The North and South East regions of the country are relatively behind in daily consumption of protein products in Nigeria by as much as 45 percent according to The Nigeria Protein Challenge Deficiency Awareness Report 2020 launched in Lagos.
The report also stated that Nigeria ranks 91 out of 109 countries on the Global Food Security Index.
Mr. Obaro Oghroro of Ipsos which produced the report described beans as the most commonly consumed protein food in Nigeria by 81 percent followed by fish (62 percent) and meat (59 percent).
Oghroro who lamented low consumption of protein foods in the country listed four major reasons for the trend:
- High cost of protein foods: 45%
- Low income by Nigerians: 39%
- Little or no knowledge of protein: 10%
- Scarcity of protein-rich foods: 4%
The report stated further:
“Malnutrition refers to deficiency of nutrition and is one of the major health problems faced by children in Nigeria. There’s still a high prevalence of deficiencies in Nigeria when compared to the rest of the world. According to UNICEF, Nigeria has the second highest burden of stunted children in the world
Historical data show that Nigeria has a gap in its protein consumption when compared to other global economies. It is ranked below the bar in global food security index with a protein per capita – daily intake lower than the global standard. This is a major burden that requires continuous interventions to combat and reduce a nutrition crisis in Nigeria.”
According to the report, the main challenge faced by Soya Beans Farmers is Insufficient Financial Support. This is evident in the fact that less than 10 percent of the farmers have received any kind of incentive. It is important that these farmers are supported to boost Soya bean trade in Nigeria, as almost half of those who received these incentives witnessed increase in their output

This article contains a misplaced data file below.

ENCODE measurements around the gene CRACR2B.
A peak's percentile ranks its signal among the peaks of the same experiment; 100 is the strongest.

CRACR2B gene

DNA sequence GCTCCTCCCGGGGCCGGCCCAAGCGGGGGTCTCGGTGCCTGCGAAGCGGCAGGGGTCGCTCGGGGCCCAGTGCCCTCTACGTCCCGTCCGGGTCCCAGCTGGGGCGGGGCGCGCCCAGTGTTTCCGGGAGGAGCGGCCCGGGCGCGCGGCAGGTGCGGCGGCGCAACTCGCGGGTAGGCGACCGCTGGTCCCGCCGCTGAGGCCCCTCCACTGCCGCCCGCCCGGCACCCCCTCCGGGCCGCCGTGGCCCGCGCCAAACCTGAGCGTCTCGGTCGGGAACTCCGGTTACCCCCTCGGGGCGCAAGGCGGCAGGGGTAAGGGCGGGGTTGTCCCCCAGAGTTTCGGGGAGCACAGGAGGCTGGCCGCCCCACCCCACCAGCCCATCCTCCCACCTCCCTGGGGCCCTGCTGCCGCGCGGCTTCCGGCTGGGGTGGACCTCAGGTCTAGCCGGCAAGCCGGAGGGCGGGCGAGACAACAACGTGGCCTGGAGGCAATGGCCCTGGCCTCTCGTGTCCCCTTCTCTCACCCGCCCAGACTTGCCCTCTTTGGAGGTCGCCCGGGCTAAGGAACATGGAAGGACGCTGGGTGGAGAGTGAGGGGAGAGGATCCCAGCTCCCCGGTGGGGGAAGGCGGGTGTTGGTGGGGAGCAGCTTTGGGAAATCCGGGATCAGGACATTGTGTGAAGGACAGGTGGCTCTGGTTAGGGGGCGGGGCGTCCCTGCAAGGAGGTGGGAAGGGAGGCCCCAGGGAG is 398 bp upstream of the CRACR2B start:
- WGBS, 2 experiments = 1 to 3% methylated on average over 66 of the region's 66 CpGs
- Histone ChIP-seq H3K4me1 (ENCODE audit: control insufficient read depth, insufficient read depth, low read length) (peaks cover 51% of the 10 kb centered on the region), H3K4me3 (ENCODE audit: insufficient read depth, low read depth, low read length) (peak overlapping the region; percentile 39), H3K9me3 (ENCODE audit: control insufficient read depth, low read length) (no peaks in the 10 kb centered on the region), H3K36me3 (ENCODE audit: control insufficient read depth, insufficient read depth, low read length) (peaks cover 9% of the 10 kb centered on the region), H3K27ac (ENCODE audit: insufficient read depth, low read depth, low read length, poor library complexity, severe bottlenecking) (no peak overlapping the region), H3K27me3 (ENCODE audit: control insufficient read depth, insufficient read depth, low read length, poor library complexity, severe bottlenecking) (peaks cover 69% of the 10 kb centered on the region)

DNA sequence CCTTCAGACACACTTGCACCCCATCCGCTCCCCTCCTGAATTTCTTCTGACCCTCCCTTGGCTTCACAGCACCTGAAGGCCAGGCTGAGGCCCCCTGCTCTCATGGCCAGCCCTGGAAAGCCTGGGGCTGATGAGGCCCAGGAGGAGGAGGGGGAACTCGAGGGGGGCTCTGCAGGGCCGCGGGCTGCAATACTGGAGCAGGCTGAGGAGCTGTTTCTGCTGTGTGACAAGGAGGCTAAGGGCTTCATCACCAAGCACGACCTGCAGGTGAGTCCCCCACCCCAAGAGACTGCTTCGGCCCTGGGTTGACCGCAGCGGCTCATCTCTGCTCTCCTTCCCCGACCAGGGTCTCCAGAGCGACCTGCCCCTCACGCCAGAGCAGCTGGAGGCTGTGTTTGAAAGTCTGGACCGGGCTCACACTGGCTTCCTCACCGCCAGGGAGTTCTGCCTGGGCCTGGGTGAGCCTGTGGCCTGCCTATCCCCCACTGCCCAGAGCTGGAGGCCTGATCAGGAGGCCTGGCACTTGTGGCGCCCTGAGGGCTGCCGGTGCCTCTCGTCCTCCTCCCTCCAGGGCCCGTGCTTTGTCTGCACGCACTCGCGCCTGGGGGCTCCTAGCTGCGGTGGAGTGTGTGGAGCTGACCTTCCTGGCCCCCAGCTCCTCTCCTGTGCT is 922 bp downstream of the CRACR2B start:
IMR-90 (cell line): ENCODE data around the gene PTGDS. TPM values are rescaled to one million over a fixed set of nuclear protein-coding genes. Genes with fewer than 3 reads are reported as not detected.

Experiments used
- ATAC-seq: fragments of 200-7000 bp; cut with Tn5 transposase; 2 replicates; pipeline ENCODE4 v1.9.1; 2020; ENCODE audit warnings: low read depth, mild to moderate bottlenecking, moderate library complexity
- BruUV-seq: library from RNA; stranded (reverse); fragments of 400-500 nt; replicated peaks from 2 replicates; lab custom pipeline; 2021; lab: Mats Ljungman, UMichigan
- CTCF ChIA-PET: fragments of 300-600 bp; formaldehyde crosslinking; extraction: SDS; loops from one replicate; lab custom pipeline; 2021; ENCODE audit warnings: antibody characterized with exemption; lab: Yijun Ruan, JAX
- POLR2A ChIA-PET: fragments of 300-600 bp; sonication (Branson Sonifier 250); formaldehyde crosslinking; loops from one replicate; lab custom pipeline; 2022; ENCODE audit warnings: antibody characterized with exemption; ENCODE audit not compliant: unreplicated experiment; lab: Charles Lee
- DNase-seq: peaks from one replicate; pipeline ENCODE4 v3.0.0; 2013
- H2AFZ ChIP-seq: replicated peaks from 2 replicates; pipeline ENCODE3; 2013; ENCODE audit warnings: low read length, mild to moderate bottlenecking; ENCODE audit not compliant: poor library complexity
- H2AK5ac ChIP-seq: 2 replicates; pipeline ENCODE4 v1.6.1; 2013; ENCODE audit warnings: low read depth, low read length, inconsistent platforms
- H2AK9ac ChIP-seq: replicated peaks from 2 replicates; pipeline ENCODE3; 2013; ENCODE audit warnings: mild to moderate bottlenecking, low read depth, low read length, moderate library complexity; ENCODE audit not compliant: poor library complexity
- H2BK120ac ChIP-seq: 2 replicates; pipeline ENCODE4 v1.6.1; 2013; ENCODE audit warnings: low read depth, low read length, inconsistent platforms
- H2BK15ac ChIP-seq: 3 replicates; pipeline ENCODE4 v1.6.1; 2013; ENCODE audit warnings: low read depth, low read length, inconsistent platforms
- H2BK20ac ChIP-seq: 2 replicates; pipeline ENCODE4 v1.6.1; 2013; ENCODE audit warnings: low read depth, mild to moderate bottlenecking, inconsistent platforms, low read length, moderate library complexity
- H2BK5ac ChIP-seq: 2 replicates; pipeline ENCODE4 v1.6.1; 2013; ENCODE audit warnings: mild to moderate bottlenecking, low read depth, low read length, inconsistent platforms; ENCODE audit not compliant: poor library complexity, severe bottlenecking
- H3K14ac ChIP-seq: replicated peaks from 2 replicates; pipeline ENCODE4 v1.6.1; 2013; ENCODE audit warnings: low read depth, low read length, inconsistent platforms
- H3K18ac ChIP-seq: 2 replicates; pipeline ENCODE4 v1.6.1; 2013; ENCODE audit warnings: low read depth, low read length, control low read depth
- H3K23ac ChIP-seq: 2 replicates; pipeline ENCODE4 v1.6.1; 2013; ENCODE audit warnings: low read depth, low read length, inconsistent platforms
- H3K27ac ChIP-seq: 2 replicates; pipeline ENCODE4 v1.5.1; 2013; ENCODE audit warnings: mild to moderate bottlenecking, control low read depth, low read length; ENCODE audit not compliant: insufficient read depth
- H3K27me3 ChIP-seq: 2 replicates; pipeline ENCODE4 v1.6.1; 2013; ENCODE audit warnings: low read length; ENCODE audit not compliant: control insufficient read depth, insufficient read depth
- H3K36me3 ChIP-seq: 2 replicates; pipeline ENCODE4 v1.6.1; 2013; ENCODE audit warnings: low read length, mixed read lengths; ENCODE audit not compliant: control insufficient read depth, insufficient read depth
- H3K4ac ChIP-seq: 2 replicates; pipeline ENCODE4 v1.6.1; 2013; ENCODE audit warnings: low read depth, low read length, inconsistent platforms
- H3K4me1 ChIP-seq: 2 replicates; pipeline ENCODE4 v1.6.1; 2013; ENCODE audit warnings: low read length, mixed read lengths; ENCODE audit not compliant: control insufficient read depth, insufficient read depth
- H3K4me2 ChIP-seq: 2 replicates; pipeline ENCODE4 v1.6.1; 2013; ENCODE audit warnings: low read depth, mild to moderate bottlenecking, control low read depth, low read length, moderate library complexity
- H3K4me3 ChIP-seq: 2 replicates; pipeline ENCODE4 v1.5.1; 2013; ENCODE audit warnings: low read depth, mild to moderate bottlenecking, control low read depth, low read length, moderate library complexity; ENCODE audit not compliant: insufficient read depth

‘Nigeria has a gap in its protein consumption when compared with other global economies. It is ranked below the bar in global food security index, 2nd largest prevalence of stunting with a protein per capita – daily intake lower than the global standard.
This is a major burden that requires continuous interventions to combat and reduce this nutrition crisis in Nigeria. Though 7 in 10 households believe they are having enough protein intake, their daily intake of proteins suggests otherwise and remains very low accounting for less than a third of daily food consumption.’
The report made three fundamental recommendations to effectively address the problem of protein intake and deficiency in Nigeria:
- Need to channel communication to the essence of protein consumption and to push out clear information regarding required intake of protein for optimum wellbeing especially in North and East where there are lower intakes.
- Consider driving deliberate efforts that are targeted towards affordable protein sources for household especially the lower income groups to boost daily intake.
- Partnering with government agencies, donor organisations and private investors (local and international) will significantly drive awareness and increased production.